Participants found all the topics interesting and stimulating and a lively discussion was held after each talk. At the end of the seminar some members continued the discussion for at least half an hour, further evidence of the networking value of the event. In 2010 there will be a further BSG Scotland members’ event in the Autumn and the next one day conference will be held on 14 June 2010 at the University of Stirling

Computer voices can personalise messages, such as ‘Dorothy, it’s time to take your morning pills’. New voices, words or accents can be added. Maria considered that designing technologies for older people meant that younger people would also benefit. Older people were good at spotting problems with technology. She described an experiment testing how well people can understand computer voices. Familiar information was recalled well, regardless of the voice used, but medication names were less well recalled.

Suggestions on how to adapt systems were made, such as to use familiar words, pause before important information and make sure important information is articulated clearly. Asked which kind of voice to use, people preferred a newsreader, female voice, Joanna Lumley or a soft Scottish accent. Maria’s recommendations for practice were that good message design is key; messages should be revised regularly; the system should pronounce all words correctly; and high quality voices should be used. Future research will be on applications, different wording and different circumstances for computer generated speech technologies.

Barbara Sharp, University of the West of Scotland, spoke on her current PhD research: Subjective experiences of stress in dementia. Barbara has worked in practice development for Alzheimer Scotland for 19 years. Her study aims are to enhance understanding of the effect of stress in dementia by exploring the perspectives and experience of people with dementia and those most involved in their support; and to inform uncertainties about the significance of stress in dementia to the person’s sense of wellbeing and functioning ability by converging the perspectives of the individual experience and the observable responses.

Her methods include focus groups of people with dementia drawn from existing networks, and individual interviews with family and support workers. Ethical issues were considered and the issue of consent was revisited frequently. However, Barbara stressed that people want to be heard: ‘We want to hear more people with dementia speaking for themselves’ (Scottish Dementia Working Group). The study uses interpretive phenomenological analysis to explore how people assign meanings to make sense of their experience and their subjective world.

Emerging themes include ‘a whole new set of rules’, the changes experienced that people find stressful as they move from having held responsible jobs to fear about dementia. ‘I was frightened of being frightened and frightened of not being frightened, terrified all the time and no-one to share it with’. ‘Not being told what’s eating away at you is worse than not knowing’. The analysis explored similarities and differences in experiences and strategies for coping.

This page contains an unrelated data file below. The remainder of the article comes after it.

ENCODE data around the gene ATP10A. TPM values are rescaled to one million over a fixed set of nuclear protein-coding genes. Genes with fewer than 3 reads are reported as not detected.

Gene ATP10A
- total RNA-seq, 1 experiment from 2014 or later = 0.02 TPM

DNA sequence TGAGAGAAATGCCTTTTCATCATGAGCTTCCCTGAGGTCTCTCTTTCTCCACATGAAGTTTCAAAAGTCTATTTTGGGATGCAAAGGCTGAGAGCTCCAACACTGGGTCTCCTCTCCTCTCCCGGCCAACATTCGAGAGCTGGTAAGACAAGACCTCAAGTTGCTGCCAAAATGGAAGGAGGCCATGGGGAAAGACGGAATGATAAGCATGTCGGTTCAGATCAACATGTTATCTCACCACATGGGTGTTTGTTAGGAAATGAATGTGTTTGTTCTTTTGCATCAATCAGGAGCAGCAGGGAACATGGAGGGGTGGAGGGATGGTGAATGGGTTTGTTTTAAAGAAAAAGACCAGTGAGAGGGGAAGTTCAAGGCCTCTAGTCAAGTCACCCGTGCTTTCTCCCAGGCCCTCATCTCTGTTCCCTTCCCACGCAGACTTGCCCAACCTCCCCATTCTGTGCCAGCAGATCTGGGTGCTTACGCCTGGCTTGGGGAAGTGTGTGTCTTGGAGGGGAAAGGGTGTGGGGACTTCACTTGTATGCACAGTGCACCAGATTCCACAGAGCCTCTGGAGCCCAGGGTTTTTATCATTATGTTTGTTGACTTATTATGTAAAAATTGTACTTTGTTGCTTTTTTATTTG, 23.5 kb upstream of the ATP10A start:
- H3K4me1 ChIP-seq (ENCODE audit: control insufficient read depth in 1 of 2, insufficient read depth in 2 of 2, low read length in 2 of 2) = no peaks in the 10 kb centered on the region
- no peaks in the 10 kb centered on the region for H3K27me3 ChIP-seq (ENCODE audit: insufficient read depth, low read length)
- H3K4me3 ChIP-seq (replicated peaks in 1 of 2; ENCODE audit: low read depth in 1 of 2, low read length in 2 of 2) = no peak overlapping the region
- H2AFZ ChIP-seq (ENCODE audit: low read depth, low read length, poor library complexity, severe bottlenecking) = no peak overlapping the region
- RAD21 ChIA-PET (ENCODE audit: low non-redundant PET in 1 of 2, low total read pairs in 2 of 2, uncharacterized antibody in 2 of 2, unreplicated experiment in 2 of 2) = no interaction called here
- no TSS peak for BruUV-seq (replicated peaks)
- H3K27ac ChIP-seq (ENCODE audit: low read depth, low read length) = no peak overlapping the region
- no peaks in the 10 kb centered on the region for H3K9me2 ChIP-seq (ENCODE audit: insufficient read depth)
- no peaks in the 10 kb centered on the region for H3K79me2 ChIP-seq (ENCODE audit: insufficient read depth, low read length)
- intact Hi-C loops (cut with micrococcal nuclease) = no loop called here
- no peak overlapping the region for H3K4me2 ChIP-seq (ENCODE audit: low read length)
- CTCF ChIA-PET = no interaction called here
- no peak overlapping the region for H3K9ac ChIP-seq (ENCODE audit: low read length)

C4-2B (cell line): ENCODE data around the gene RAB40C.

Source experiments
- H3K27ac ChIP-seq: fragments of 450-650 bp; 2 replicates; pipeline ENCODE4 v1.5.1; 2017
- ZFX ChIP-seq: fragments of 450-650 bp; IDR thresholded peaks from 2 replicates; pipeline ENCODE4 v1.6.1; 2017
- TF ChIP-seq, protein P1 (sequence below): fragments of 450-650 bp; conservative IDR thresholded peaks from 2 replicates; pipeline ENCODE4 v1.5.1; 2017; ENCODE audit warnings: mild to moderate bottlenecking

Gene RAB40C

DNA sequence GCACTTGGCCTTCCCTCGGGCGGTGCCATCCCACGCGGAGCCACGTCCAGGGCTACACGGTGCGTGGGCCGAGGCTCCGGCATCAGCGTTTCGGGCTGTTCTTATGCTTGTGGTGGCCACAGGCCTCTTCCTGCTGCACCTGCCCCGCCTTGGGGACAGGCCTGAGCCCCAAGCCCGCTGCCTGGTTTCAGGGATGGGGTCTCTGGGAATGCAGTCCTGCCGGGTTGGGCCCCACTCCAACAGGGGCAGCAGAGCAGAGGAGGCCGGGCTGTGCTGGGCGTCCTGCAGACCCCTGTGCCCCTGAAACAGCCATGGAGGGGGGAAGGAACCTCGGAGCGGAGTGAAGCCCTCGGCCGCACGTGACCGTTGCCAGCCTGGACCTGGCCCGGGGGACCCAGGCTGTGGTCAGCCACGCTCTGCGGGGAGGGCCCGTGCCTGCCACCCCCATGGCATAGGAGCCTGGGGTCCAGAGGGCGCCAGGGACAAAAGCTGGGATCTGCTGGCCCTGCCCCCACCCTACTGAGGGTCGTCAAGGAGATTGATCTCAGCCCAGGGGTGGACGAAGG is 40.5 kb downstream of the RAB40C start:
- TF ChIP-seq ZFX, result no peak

During the tea break, participants visited the Hamilton DOMUS room, an interactive teaching room, where students learn about design features with positive or negative effects on people with dementia. Margaret Brown and Michael Brennan presented the features and use of the DOMUS room.

After tea Dr Jackie Gulland, University of Stirling, spoke on: Moaning or fighting; understanding complaints about social care services. Jackie observed that most people do not like the idea of complaining because it seems like moaning. Complaints and appeals have traditionally been considered very separate. Jackie suggested that we need to get rid of this distinction and move towards appropriate dispute resolution. Most users of social care services are older people. There is no formal appeal procedure in social care, people can only complain.

Jackie’s research in two Scottish local authorities included interviews with 36 people who had made complaints about community care services; four focus groups with people who had not made complaints; and interviews with complaints officers and social work managers.

Complaints were seen as negative; people were embarrassed or worried about being seen as a trouble maker. Some people complained as ‘good citizens’, complaining on behalf of service users. Others were  ‘fighters’, for example, two women in their 70s who had cared for children for 40 years, were now disabled themselves and concerned about their future. They stressed the importance of working with others in support groups, but also pointed out the costs involved and that energy was needed for fighting.  Jackie concluded that people have a variety of motivations in complaining. Future research will look at how people justify disputes with public bodies as ‘appropriate’; the relationship between individual and collective action in citizens’ disputes with public bodies; and the implications for policies on dispute resolution.   

Participants found all the topics interesting and stimulating and a lively discussion was held after each talk. At the end of the seminar some members continued the discussion for at least half an hour, further evidence of the networking value of the event. In 2010 there will be a further BSG Scotland members’ event in the Autumn and the next one day conference will be held on 14 June 2010 at the University of Stirling.